a person wearing a blue shirt: Luisa Porritt is focusing on jobs, clean air and housing (Photo: Getty) © Provided by The i Luisa Porritt is focusing on jobs, clean air and housing (Photo: Getty)

Mr Porritt is focusing on jobs, clean air and homes in her manifesto.

It puts a lot of emphasis on how London will change and adapt after the pandemic, such as reinventing the high street in response to the online shopping boom.

Ms Porritt said: “I love this city, it’s where I grew up and it’s given me so much.  But huge challenges, such as the affordability crisis and the impact of Covid-19, mean this is a crucial moment for London.

“The pandemic will change our city forever. We need big ideas and urgent action to rise to the challenge – and I am determined to show what a liberal London can be like.”

Sian Berry – Green

Siân Berry posing for the camera: Sian Berry’s manifesto is centred around the environment (Photo: Getty) © Provided by The i Sian Berry’s manifesto is centred around the environment (Photo: Getty)

Ms Berry is also focusing on housing and the environment in her manifesto.

On housing she says: “A safe place to live is a human right. But in London we are failing. The number of people left destitute to sleep on the streets is appalling, and this is just the most visible sign of a much bigger problem.”

And on the environment she adds: “London could be leading the way with our response to the climate and ecological crisis, but no Mayor has yet acted with the urgency needed.”

She wants to bring forward zero-carbon targets from 2050 to 2030.

Laurence Fox – Reclaim

Laurence Fox looking at the camera: Former actor Laurence Fox is strongly anti-lockdowns (Photo: Getty) © Provided by The i Former actor Laurence Fox is strongly anti-lockdowns (Photo: Getty)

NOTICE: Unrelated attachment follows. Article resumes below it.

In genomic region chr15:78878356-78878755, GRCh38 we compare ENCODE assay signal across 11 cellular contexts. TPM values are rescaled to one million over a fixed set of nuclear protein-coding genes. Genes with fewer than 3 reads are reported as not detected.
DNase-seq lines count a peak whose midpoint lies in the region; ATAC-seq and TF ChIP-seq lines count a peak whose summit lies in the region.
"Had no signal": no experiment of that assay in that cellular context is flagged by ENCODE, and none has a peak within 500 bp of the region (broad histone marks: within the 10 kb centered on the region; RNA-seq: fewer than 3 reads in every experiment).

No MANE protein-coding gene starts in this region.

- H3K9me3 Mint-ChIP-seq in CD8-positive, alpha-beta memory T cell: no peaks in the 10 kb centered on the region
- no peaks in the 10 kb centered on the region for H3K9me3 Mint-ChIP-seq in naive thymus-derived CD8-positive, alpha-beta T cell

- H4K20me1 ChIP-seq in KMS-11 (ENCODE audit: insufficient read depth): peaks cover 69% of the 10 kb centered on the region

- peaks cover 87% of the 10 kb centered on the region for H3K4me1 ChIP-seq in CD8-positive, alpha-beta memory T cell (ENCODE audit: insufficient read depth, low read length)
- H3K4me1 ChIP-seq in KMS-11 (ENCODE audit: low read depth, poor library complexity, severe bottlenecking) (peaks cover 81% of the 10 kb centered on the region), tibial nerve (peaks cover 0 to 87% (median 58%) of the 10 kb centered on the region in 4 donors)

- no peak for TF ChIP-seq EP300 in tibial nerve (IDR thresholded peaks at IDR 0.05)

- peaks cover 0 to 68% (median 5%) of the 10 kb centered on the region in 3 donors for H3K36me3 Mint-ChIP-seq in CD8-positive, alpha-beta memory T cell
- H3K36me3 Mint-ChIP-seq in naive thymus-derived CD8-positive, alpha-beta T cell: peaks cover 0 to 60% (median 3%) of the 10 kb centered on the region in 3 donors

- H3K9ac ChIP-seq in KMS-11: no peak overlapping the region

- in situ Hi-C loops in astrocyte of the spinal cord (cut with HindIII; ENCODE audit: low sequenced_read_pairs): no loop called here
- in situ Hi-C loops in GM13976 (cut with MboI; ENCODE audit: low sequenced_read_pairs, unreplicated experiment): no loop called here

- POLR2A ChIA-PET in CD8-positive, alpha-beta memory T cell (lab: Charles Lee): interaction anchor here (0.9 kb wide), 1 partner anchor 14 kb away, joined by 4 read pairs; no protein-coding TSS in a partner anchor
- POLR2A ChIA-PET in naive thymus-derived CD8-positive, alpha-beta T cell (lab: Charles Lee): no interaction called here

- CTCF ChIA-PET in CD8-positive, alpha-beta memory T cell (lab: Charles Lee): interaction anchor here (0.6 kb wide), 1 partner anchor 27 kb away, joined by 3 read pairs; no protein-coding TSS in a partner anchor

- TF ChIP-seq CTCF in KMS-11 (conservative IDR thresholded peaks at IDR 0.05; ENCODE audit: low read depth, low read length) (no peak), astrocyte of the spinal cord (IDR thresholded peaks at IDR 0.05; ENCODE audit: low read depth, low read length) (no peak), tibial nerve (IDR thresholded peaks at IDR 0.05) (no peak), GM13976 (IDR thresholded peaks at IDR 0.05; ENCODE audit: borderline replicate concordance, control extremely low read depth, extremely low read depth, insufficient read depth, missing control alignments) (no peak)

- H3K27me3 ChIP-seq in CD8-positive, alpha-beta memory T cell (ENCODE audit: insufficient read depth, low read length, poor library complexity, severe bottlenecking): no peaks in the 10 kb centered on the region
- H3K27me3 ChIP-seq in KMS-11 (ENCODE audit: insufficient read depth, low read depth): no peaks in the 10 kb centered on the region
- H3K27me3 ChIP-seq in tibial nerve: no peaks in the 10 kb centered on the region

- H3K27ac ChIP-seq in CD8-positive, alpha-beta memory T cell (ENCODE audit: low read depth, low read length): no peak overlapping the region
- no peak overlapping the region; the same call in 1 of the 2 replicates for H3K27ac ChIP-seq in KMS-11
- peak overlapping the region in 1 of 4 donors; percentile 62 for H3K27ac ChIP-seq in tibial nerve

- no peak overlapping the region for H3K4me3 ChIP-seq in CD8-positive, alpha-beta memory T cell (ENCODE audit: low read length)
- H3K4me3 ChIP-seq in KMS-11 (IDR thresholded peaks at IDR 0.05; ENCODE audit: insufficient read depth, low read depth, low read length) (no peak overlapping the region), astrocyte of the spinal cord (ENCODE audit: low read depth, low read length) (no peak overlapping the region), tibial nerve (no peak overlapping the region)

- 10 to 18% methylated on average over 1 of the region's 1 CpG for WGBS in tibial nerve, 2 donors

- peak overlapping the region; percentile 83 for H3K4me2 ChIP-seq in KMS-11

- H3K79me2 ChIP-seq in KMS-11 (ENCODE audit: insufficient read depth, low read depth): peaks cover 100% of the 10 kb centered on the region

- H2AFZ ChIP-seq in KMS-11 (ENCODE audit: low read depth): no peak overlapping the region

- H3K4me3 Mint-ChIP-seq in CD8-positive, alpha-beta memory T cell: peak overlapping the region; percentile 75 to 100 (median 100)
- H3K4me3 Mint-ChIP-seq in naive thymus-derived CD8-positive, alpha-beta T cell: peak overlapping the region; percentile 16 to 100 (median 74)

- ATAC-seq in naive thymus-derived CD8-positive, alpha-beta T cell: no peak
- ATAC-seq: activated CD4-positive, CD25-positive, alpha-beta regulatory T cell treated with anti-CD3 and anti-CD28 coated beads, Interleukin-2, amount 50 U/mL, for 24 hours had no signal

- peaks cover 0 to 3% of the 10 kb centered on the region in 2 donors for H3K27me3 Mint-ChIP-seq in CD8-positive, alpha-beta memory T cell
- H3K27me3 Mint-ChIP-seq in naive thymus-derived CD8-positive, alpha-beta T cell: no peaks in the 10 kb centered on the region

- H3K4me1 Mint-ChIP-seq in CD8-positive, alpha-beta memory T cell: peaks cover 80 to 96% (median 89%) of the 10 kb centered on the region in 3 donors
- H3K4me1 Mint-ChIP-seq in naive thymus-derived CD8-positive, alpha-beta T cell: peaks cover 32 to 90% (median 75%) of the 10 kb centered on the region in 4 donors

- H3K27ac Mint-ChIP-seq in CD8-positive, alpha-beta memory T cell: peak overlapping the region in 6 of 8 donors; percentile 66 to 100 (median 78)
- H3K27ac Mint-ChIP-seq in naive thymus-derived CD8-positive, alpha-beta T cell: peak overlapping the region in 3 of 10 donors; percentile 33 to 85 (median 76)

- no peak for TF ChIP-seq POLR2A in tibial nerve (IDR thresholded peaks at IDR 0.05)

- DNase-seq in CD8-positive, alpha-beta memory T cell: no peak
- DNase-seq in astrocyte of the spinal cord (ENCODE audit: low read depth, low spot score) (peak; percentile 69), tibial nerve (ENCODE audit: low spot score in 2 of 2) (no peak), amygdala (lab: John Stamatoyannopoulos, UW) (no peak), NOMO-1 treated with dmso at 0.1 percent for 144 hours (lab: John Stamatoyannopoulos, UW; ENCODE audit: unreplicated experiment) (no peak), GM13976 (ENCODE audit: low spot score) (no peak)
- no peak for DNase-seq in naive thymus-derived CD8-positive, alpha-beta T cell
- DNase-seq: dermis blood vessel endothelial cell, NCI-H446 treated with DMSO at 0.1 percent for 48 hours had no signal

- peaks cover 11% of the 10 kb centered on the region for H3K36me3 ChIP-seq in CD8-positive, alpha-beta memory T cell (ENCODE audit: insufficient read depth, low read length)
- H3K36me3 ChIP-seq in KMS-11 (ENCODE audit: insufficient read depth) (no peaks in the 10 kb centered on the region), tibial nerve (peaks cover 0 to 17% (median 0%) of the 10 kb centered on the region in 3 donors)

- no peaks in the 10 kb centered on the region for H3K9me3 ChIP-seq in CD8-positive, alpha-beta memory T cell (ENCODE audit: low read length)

Fox, who appeared in Lewis between 2005 and 2016, is polling at just one per cent, so is not going to become the next mayor of London.

He is standing on an anti-lockdown, vaccine-sceptic platform, and also wants to erect hundreds of new military statues and plaques.

“We are here to reclaim your freedom and we need to unlock London now,” he said.

Piers Corbyn – Let London Live

a man wearing a suit and tie talking on a cell phone: Piers Corbyn is polling at just one per cent (Photo: Getty) © Provided by The i Piers Corbyn is polling at just one per cent (Photo: Getty)

Jeremy Corbyn’s brother certainly does not share the former Labour leader’s views.

Mr Corbyn is also running on an anti-lockdown platform, and wants more money to be spent on serious illness, such as cancer and diabetes.

He is totally against the implementation of vaccine passports, wants to stop the extension of the ultra low emission zone (ULEZ) and pledges to end homelessness. He is also polling at one per cent.

Count Binface – Independent

a person on the machine: Count Binface was formerly known as Lord Buckethead (Photo: Getty) © Provided by The i Count Binface was formerly known as Lord Buckethead (Photo: Getty)

Count Binface, formerly known as Lord Buckethead, is a parody candidate who has previously run against Margaret Thatcher and Theresa May at general elections.

His key policies include renaming London Bridge Phoebe Waller-Bridge, after the Fleabag actor, and Hammersmith Bridge Wayne Bridge after the footballer.

He also wants no shop to be allowed to sell a croissant for more than £1, loud snacks to be banned from theatres and for the hand dryer in the men’s toilet at the Crown & Treaty pub in Uxbridge to be moved to a more sensible position.

Other candidates

  • Kam Balayev – Renew
  • Valerie Brown – The Burning Pink Party
  • Max Fosh – Independent
  • Peter Gammons – Ukip
  • Richard Hewison – Rejoin EU
  • Vanessa Hudson – Animal Welfare Party – People, Animals, Environment
  • Steven Kelleher – Social Democratic Party
  • David Kurten – Heritage Party
  • Farah London – Independent
  • Nims Obunge – Independent
  • Niko Omilana – Independent
  • Mandu Reid – Vote Women’s Equality Party on orange
  • Brian Rose – London Real Party